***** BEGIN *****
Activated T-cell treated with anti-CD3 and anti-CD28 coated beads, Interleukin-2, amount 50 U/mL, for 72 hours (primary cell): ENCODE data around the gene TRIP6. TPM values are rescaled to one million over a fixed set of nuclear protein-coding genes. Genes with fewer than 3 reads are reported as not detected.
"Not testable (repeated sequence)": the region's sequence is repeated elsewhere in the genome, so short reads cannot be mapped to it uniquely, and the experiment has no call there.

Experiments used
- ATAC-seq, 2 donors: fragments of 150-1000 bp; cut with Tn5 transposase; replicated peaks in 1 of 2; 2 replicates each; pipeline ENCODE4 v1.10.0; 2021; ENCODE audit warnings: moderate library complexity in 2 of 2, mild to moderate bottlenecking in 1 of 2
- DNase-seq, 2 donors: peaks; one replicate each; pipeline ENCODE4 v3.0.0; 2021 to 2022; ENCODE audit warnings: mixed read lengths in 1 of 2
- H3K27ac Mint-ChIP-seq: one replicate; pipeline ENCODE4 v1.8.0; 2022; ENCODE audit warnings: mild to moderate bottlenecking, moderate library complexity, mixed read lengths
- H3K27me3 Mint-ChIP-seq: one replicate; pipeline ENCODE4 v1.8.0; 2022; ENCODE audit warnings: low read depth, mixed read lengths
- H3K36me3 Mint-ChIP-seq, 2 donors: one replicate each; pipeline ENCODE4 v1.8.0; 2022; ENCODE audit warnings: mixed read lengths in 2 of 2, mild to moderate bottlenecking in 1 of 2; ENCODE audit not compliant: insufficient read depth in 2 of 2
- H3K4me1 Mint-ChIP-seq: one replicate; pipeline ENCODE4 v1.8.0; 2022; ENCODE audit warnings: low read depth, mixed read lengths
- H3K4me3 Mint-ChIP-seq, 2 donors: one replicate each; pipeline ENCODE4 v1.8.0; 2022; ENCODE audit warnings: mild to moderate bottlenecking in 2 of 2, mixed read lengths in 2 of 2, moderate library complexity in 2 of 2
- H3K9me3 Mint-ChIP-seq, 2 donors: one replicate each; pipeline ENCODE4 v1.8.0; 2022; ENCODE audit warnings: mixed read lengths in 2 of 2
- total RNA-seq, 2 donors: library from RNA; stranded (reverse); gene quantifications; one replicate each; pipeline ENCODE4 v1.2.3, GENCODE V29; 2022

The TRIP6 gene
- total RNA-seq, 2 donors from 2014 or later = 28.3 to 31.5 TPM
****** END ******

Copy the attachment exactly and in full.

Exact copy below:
Activated T-cell treated with anti-CD3 and anti-CD28 coated beads, Interleukin-2, amount 50 U/mL, for 72 hours (primary cell): ENCODE data around the gene TRIP6. TPM values are rescaled to one million over a fixed set of nuclear protein-coding genes. Genes with fewer than 3 reads are reported as not detected.
"Not testable (repeated sequence)": the region's sequence is repeated elsewhere in the genome, so short reads cannot be mapped to it uniquely, and the experiment has no call there.

Experiments used
- ATAC-seq, 2 donors: fragments of 150-1000 bp; cut with Tn5 transposase; replicated peaks in 1 of 2; 2 replicates each; pipeline ENCODE4 v1.10.0; 2021; ENCODE audit warnings: moderate library complexity in 2 of 2, mild to moderate bottlenecking in 1 of 2
- DNase-seq, 2 donors: peaks; one replicate each; pipeline ENCODE4 v3.0.0; 2021 to 2022; ENCODE audit warnings: mixed read lengths in 1 of 2
- H3K27ac Mint-ChIP-seq: one replicate; pipeline ENCODE4 v1.8.0; 2022; ENCODE audit warnings: mild to moderate bottlenecking, moderate library complexity, mixed read lengths
- H3K27me3 Mint-ChIP-seq: one replicate; pipeline ENCODE4 v1.8.0; 2022; ENCODE audit warnings: low read depth, mixed read lengths
- H3K36me3 Mint-ChIP-seq, 2 donors: one replicate each; pipeline ENCODE4 v1.8.0; 2022; ENCODE audit warnings: mixed read lengths in 2 of 2, mild to moderate bottlenecking in 1 of 2; ENCODE audit not compliant: insufficient read depth in 2 of 2
- H3K4me1 Mint-ChIP-seq: one replicate; pipeline ENCODE4 v1.8.0; 2022; ENCODE audit warnings: low read depth, mixed read lengths
- H3K4me3 Mint-ChIP-seq, 2 donors: one replicate each; pipeline ENCODE4 v1.8.0; 2022; ENCODE audit warnings: mild to moderate bottlenecking in 2 of 2, mixed read lengths in 2 of 2, moderate library complexity in 2 of 2
- H3K9me3 Mint-ChIP-seq, 2 donors: one replicate each; pipeline ENCODE4 v1.8.0; 2022; ENCODE audit warnings: mixed read lengths in 2 of 2
- total RNA-seq, 2 donors: library from RNA; stranded (reverse); gene quantifications; one replicate each; pipeline ENCODE4 v1.2.3, GENCODE V29; 2022

The TRIP6 gene
- total RNA-seq, 2 donors from 2014 or later = 28.3 to 31.5 TPM